The Environment Secretary has known as for the public sector to “lead by example” as a brand new technique is predicted to recommend half of its food ought to be regionally produced or licensed to greater requirements.
A leaked draft of an upcoming Government plan for England’s food system was earlier branded “half-baked” and “flatter than a pancake” by campaigners, with explicit concern over the obvious rejection of a proposal for tax on sugar and salt.
Ministers have been accused of concocting a blueprint “bordering on the preposterous”, with the doc suggesting they may shun key suggestions from a serious assessment of the system by Leon restaurant co-founder Henry Dimbleby.
One clear precedence for ministers seems to be lowering the gap between farm and fork, with the leaked paper indicating the Government is eager for 50% of public sector food spend to go on food produced regionally or licensed to greater environmental requirements.
The doc, which was initially revealed in full by The Guardian on Friday, states that the imaginative and prescient is for public sector food and catering to type an “exemplar for wider society, delivering positive health, animal welfare, environmental and socio-economic impacts”.
“Public sector food should be healthier, more sustainable and provided by a diverse range of local suppliers,” it says.
“Locally produced food with reduced distance between farm and fork can provide societal benefits, such as creating personal connection between producers and consumers, supporting local food cultures and local economic growth, and improving traceability of food through shorter supply chains.”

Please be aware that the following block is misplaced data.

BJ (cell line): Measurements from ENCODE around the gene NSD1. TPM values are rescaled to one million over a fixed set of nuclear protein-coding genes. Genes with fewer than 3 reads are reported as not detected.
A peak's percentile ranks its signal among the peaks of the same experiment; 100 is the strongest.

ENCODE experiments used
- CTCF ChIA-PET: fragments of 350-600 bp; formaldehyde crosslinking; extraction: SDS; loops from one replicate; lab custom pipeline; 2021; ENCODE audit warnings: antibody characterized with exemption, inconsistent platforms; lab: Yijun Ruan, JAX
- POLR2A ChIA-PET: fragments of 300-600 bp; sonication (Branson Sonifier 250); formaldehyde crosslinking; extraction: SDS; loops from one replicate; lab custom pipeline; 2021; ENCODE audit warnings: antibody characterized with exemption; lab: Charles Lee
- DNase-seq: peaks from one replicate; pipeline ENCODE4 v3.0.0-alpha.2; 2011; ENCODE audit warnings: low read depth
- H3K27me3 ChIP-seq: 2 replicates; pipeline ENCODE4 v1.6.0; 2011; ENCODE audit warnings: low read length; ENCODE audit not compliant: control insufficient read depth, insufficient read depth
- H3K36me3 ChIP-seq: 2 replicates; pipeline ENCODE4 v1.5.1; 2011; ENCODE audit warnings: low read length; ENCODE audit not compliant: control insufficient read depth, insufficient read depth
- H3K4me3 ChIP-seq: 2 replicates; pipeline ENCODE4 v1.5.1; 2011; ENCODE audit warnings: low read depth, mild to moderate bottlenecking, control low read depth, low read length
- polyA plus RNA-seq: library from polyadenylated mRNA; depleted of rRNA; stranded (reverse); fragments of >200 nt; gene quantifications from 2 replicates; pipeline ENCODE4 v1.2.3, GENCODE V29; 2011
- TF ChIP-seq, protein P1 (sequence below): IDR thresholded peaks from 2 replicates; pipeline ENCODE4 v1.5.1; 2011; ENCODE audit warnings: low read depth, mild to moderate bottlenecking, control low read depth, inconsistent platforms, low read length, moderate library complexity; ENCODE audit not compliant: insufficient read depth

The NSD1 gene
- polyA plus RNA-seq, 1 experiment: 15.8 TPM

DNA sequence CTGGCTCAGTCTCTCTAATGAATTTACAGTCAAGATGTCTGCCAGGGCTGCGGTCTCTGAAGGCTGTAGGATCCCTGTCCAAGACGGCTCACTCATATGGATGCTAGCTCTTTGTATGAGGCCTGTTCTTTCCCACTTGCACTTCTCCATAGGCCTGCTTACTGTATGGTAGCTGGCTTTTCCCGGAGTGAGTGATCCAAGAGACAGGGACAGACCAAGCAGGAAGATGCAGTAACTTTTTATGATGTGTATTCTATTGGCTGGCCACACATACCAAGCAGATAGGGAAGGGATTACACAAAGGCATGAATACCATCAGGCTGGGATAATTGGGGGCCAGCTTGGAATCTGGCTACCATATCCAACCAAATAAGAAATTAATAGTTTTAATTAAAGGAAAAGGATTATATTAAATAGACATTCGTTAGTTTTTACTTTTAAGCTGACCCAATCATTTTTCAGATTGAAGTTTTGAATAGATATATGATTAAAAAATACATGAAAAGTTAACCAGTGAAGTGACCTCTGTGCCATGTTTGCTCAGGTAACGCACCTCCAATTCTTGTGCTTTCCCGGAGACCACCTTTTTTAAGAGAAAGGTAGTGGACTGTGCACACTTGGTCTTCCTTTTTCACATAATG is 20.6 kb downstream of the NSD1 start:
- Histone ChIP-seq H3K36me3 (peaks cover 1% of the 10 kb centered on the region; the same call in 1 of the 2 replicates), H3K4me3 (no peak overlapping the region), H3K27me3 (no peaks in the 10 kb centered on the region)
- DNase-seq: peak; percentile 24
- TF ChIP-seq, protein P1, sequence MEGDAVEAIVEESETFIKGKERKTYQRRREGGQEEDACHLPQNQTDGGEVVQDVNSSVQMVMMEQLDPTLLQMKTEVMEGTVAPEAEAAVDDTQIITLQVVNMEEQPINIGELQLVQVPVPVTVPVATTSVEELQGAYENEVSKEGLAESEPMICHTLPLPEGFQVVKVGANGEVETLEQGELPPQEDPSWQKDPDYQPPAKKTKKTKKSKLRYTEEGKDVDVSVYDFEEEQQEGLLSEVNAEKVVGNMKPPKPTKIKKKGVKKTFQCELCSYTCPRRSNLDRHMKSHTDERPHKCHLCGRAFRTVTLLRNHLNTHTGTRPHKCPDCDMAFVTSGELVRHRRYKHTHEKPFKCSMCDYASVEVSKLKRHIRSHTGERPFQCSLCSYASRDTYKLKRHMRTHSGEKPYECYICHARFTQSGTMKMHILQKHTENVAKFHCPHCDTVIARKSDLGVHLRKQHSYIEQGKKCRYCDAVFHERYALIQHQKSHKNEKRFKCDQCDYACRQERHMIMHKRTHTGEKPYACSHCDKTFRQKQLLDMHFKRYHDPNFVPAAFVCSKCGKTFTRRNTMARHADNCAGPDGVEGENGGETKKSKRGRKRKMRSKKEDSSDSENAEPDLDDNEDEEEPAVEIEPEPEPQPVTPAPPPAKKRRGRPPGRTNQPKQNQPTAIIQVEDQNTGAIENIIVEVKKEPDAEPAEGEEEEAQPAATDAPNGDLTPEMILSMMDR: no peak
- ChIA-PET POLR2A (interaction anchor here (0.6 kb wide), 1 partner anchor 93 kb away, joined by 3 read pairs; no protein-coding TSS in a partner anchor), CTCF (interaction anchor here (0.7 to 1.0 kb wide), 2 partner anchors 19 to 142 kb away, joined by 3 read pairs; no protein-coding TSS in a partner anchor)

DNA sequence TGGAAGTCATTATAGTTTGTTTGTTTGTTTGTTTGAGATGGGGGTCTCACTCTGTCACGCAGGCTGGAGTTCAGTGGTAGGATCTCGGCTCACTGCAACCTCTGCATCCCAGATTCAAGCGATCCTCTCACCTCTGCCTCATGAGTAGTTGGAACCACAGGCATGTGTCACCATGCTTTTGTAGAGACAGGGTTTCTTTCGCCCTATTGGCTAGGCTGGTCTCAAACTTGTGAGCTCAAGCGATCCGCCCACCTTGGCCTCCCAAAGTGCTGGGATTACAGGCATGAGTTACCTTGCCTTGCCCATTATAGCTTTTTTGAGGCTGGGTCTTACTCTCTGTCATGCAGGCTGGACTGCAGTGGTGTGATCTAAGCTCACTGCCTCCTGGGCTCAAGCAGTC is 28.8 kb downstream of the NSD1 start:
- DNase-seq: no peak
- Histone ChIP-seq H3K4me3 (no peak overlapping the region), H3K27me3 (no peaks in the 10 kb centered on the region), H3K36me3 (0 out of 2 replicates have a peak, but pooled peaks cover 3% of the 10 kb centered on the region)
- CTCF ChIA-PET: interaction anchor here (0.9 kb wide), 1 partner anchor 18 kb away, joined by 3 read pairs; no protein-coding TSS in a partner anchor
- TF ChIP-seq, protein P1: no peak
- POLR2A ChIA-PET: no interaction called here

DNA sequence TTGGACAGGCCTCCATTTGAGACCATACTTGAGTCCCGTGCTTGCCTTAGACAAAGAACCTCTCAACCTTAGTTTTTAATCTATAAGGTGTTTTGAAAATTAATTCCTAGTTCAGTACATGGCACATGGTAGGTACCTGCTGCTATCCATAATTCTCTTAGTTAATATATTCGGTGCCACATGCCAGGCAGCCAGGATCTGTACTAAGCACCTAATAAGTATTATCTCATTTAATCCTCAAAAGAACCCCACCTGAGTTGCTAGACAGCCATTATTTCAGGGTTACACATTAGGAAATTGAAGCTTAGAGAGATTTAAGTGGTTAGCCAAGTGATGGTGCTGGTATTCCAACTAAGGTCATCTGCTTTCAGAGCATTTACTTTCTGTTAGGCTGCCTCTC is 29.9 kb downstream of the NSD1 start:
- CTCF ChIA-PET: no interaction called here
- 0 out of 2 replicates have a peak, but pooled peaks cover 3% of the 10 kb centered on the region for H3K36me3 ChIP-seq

It proclaims that ministers intend to seek the advice of on Government Buying Standards for Food and Catering Services (GBSF) “to deliver this vision”.
“We will consider widening the scope of the policy to be mandatory across the whole public sector including schools,” the leaked paper says.
“Within the consultation we will propose that the public sector reports on progress towards an aspiration that 50% of its food expenditure is on food produced locally or to higher environmental production standards such as organic, Linking Environment and Farming (Leaf) Marque or equivalent.”
Mr Eustice informed The Sunday Telegraph: “The public sector must lead by example when it comes to supporting local suppliers and local economic growth.
“We are determined to support the sector to work with more small and local suppliers, and recognise those that are stepping up to the plate.
“We want public organisations to report on the food they buy, to further encourage the consumption of locally-sourced, high-quality food.”